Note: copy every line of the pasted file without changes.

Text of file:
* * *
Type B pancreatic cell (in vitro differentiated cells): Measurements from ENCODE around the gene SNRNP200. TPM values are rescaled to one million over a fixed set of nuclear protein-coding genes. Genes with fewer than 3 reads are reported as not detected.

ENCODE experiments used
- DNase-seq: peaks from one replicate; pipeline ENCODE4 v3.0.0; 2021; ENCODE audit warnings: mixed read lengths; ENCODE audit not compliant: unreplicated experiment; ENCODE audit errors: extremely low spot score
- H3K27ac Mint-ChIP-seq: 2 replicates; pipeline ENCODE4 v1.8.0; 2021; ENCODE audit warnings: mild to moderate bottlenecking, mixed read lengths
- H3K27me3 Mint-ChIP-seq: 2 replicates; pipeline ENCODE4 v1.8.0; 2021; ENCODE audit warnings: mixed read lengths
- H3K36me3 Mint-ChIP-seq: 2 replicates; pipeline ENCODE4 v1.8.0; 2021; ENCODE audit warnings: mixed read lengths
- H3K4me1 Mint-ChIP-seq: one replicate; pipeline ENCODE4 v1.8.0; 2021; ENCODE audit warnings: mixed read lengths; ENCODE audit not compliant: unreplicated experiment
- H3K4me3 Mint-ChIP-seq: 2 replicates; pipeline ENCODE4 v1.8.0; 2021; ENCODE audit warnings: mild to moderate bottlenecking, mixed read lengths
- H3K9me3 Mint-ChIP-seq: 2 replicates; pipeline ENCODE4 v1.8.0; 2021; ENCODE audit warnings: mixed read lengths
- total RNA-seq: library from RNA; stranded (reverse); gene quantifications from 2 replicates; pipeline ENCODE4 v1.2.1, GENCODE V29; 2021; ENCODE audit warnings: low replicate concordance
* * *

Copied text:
Type B pancreatic cell (in vitro differentiated cells): Measurements from ENCODE around the gene SNRNP200. TPM values are rescaled to one million over a fixed set of nuclear protein-coding genes. Genes with fewer than 3 reads are reported as not detected.

ENCODE experiments used
- DNase-seq: peaks from one replicate; pipeline ENCODE4 v3.0.0; 2021; ENCODE audit warnings: mixed read lengths; ENCODE audit not compliant: unreplicated experiment; ENCODE audit errors: extremely low spot score
- H3K27ac Mint-ChIP-seq: 2 replicates; pipeline ENCODE4 v1.8.0; 2021; ENCODE audit warnings: mild to moderate bottlenecking, mixed read lengths
- H3K27me3 Mint-ChIP-seq: 2 replicates; pipeline ENCODE4 v1.8.0; 2021; ENCODE audit warnings: mixed read lengths
- H3K36me3 Mint-ChIP-seq: 2 replicates; pipeline ENCODE4 v1.8.0; 2021; ENCODE audit warnings: mixed read lengths
- H3K4me1 Mint-ChIP-seq: one replicate; pipeline ENCODE4 v1.8.0; 2021; ENCODE audit warnings: mixed read lengths; ENCODE audit not compliant: unreplicated experiment
- H3K4me3 Mint-ChIP-seq: 2 replicates; pipeline ENCODE4 v1.8.0; 2021; ENCODE audit warnings: mild to moderate bottlenecking, mixed read lengths
- H3K9me3 Mint-ChIP-seq: 2 replicates; pipeline ENCODE4 v1.8.0; 2021; ENCODE audit warnings: mixed read lengths
- total RNA-seq: library from RNA; stranded (reverse); gene quantifications from 2 replicates; pipeline ENCODE4 v1.2.1, GENCODE V29; 2021; ENCODE audit warnings: low replicate concordance